1.2.2 STSDAS

STSDAS is a suite of applications software, utility packages, and support software used to calibrate and analyze data from HST. STSDAS is layered on the Image Reduction and Analysis Facility (IRAF) software from the National Optical Astronomy Observatories (NOAO). The system runs on any computing platform for which an IRAF port is available, including most Unix systems. STSDAS can also be used with PyRAF.

The STSDAS calibration software is used without change in the OPUS calibration pipeline for all HST data. Thus, HST observers can recalibrate their data, examining intermediate calibration steps as necessary, or modifying the reference data, using exactly the same code used in the standard calibration procedures.

1.2.3 CDBS Tools

CDBS uses as set of tasks or scripts for preparing reference files for submission to the Calibration Data Base and viewing the contents of this data base. On-site users can view the data base through the URL http://arch.stsci.edu/schema_explorer/

The CDBS package provides a set of tasks to prepare reference files for installation in the Calibration Data Base System (CDBS). These task can be used via command line commands run from the science1.stsci.edu and science3.stsci.edu servers in the Linux environment. Users need to be logged into these machines with the correct set up for these to work.

There are several steps in submitting a reference file for installation in CDBS. First, the header keywords and column names (if the reference file is a table) are checked for correctness by running certify. Next, the load file is produced for the reference file by running mkload. Mkload leaves some of the fields in the load file blank. These need to be filled in with a text editor. If the original reference file contains a wild card (usually -1 or ANY) in some of the observation mode fields, these will also be present in the load file. In order to expand the values to the full range of observation mode values, expload is run. After completing changes to the load file, it too must be certified by running certify. A new name for the reference file and load file is then generated by running uniqname. If one or more pysynphot graph table is modified, mkcomptab is run to generate a new component lookup table for installation.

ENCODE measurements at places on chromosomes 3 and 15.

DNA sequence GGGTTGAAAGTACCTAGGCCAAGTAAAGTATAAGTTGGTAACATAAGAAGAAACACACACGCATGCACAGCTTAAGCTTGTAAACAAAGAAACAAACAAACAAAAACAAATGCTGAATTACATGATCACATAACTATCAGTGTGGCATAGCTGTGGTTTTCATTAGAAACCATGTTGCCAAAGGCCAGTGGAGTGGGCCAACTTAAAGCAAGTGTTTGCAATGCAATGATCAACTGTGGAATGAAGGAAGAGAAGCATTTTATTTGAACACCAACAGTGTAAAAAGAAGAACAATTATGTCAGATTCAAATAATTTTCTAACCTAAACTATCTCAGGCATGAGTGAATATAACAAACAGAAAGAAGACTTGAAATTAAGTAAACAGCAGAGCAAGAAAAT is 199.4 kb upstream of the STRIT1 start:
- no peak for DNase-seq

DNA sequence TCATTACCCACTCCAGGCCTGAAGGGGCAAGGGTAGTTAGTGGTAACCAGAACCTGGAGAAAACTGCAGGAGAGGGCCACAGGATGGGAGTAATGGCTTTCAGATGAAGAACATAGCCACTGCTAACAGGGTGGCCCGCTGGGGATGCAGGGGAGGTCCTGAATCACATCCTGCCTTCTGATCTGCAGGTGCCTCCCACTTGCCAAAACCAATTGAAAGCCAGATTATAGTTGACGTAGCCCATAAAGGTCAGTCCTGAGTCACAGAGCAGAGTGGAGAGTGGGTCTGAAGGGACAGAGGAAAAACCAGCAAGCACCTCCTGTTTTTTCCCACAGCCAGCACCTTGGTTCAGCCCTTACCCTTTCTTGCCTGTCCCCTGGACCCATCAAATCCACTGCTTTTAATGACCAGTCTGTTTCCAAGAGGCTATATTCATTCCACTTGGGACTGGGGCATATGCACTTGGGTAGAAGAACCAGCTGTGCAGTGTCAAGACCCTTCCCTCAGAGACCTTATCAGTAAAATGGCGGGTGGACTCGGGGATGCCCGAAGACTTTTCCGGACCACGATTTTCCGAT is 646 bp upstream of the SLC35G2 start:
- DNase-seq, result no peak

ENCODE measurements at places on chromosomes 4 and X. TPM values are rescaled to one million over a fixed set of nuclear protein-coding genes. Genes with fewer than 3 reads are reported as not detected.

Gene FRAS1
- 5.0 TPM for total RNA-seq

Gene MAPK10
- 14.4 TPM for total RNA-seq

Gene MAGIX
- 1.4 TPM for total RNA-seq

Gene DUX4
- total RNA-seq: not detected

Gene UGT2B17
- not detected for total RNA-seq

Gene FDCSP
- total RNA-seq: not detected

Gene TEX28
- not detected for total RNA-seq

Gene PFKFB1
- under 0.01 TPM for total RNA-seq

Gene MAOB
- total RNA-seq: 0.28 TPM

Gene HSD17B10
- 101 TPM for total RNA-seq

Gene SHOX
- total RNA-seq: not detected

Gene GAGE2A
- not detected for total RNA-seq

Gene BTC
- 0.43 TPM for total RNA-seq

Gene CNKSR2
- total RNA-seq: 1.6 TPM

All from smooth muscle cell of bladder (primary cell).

In order to set up your account in these machines to run certify and fitsverify add the following to your .setenv file:

setenv CDBS_ROOT /grp/hst/cdbs/tools/
setenv CDBS_DATA ${CDBS_ROOT}/data/
setenv PATH ${PATH}
setenv PATH ${CDBS_ROOT}/bin/linux:/grp/software/Linux/RH4.5/i386_64/GCC4.2.4/bin
setenv LD_LIBRARY_PATH ${LD_LIBRARY_PATH}
setenv LD_LIBRARY_PATH
${CDBS_ROOT}/lib/linux:/grp/software/Linux/RH4.5/i386_64/GCC4.2.4/lib/gcc/x86_64-redhat-linux/4.2.4.

For this to take effect you need to logout and then login again.

1.3 OPUS/CDBS Interface

The interface between the OPUS and CDBS software comprises shared data and protocols that enable data exchange.